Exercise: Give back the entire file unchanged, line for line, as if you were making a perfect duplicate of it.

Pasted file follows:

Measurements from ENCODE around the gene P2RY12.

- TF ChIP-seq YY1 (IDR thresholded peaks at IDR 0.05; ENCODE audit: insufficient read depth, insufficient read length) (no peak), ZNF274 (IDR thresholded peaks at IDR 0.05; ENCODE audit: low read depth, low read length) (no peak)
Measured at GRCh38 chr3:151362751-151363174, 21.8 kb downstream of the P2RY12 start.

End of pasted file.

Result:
Measurements from ENCODE around the gene P2RY12.

- TF ChIP-seq YY1 (IDR thresholded peaks at IDR 0.05; ENCODE audit: insufficient read depth, insufficient read length) (no peak), ZNF274 (IDR thresholded peaks at IDR 0.05; ENCODE audit: low read depth, low read length) (no peak)
Measured at GRCh38 chr3:151362751-151363174, 21.8 kb downstream of the P2RY12 start.